The Senate passed the $147.5 billion “minibus” with a 92-5 vote on September 12, after which the House of Representatives approved the legislation by a vote of 377-20. The Conference Committee Report accompanying the spending package directs $44.6 billion (+3 percent) to the Energy and Water accounts, which include the Department of Energy Office of Science ($6.6 billion, +325 million). The bill provides the Advanced Research Projects Agency-Energy (ARPA-E), targeted for elimination by President Trump, with $366 million (+$13 million). Several contentious policy riders were dropped from the House version of the bill, including one that would have repealed the Obama-era Clean Water Rule. The White House has not indicated yet if the President will sign the bill into law.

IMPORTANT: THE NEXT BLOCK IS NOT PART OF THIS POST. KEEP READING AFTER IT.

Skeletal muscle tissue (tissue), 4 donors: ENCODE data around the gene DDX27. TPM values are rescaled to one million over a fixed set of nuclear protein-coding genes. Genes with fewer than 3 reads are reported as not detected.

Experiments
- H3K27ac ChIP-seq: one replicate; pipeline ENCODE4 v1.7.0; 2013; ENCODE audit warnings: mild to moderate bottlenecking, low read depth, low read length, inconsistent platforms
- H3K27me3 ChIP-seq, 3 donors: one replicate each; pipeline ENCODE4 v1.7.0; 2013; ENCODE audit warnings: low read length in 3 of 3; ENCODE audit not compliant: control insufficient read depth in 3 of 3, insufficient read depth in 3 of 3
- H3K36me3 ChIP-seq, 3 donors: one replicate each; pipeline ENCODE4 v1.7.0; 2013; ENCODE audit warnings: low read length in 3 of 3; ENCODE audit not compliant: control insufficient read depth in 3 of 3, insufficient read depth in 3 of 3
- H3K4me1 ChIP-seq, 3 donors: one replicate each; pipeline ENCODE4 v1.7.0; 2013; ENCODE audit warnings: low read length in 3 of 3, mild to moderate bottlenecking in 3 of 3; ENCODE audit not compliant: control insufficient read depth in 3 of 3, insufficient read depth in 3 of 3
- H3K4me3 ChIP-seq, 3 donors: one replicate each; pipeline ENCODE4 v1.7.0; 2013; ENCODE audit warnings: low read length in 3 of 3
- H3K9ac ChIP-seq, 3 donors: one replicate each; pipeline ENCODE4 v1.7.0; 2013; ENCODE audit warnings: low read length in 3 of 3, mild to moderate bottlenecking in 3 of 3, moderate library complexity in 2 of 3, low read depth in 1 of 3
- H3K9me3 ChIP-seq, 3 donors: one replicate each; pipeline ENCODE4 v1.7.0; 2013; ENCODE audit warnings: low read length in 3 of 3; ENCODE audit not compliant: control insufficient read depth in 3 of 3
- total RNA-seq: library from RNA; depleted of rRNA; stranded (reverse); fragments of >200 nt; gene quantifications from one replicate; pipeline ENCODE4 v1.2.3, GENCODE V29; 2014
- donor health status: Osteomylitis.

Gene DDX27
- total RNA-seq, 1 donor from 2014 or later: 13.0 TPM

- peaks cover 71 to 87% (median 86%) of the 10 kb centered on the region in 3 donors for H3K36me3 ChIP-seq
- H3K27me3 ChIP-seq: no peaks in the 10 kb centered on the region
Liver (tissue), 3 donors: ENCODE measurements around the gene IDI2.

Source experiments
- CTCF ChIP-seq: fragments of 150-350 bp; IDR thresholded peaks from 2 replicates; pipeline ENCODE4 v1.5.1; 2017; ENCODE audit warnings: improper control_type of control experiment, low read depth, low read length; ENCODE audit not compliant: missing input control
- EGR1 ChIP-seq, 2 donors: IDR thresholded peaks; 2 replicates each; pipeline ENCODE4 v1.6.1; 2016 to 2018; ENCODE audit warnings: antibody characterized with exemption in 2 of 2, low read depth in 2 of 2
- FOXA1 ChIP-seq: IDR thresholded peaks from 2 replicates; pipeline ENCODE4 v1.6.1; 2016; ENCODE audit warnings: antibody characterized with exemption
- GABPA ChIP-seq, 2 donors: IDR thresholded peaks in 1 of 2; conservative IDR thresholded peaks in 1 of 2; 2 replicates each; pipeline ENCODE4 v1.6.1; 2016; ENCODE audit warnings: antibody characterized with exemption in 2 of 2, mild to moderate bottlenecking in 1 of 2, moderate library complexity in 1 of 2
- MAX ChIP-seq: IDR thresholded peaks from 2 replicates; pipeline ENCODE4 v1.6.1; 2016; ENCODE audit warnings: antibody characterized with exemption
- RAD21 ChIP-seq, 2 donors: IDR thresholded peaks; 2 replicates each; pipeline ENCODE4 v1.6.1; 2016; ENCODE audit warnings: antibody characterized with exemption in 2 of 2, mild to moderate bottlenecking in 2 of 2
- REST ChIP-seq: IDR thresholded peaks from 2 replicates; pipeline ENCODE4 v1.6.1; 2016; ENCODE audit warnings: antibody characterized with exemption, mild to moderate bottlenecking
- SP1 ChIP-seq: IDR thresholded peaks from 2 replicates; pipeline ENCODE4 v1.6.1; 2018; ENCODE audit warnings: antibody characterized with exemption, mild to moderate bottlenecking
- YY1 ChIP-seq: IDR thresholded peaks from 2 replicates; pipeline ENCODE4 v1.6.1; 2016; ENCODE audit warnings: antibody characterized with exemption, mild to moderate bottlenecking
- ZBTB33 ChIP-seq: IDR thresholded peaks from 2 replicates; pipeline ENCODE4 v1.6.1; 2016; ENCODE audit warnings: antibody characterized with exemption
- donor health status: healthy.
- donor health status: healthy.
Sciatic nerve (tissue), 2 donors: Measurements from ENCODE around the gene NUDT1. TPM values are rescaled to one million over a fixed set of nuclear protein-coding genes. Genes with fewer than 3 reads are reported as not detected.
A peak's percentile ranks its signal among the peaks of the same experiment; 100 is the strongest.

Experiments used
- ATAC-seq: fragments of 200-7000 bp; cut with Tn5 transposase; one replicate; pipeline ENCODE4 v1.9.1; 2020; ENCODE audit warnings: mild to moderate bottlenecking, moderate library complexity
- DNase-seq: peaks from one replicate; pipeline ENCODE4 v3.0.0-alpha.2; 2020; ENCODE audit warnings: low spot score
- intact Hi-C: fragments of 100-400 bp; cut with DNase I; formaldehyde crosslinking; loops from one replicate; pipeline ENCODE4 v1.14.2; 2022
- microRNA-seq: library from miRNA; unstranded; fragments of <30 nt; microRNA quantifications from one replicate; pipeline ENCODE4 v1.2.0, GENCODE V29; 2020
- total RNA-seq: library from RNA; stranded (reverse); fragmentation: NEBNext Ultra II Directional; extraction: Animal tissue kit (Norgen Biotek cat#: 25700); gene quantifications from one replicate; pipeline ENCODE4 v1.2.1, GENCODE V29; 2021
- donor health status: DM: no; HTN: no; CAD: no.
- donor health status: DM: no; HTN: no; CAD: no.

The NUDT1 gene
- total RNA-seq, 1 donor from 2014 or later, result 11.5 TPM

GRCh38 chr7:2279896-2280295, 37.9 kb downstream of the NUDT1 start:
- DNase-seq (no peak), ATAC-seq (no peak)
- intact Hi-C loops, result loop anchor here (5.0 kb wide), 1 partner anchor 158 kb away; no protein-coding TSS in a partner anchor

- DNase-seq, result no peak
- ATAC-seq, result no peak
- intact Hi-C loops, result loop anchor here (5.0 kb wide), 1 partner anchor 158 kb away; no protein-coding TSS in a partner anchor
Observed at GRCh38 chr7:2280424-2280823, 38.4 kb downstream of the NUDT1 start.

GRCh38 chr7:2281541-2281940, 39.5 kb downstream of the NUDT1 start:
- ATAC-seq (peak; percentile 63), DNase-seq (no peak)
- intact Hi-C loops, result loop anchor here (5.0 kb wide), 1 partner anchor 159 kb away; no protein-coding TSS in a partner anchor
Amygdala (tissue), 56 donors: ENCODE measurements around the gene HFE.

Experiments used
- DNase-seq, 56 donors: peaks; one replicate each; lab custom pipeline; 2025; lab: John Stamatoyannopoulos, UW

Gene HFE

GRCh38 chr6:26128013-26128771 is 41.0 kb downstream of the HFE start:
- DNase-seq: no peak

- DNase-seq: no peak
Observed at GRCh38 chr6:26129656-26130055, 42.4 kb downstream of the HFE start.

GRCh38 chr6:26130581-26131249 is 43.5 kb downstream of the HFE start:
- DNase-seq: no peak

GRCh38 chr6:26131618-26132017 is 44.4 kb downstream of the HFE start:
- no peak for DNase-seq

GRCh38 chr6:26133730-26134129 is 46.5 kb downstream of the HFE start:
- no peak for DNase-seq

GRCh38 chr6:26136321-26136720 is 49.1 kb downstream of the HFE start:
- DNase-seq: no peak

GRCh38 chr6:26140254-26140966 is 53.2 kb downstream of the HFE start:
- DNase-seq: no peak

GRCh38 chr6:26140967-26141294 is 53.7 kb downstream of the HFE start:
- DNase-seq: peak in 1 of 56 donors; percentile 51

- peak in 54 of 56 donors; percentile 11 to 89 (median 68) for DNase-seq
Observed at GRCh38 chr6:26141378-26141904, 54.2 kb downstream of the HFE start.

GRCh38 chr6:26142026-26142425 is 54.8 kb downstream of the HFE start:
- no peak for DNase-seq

Lawmakers are rushing to complete work on FY 2019 appropriations before the new fiscal year begins on October 1 in order to avoid a government shutdown, or a return to stop-gap spending plans to keep the lights on. A conference committee approved the Defense-Labor-Health spending package on September 13. It is currently unclear whether a deal on the Interior-Transportation-Agriculture-Financial Services spending package, will be reached soon or if the Environmental Protection Agency and Department of Interior will have to operate under a continuing resolution to start with.

Lawmakers have proposed stop-gap funding in the form of a continuing resolution (CR) to provide level funding for agencies that do not have new spending approved by October 1. The stop-gap measure would likely include funding for the Commerce-Justice-Science, State-Foreign Operations, and Homeland Security spending bills. The CR would ensure funding until December 7, indicating that Congress will have a lame-duck session after the elections to wrap up FY 2019 appropriations.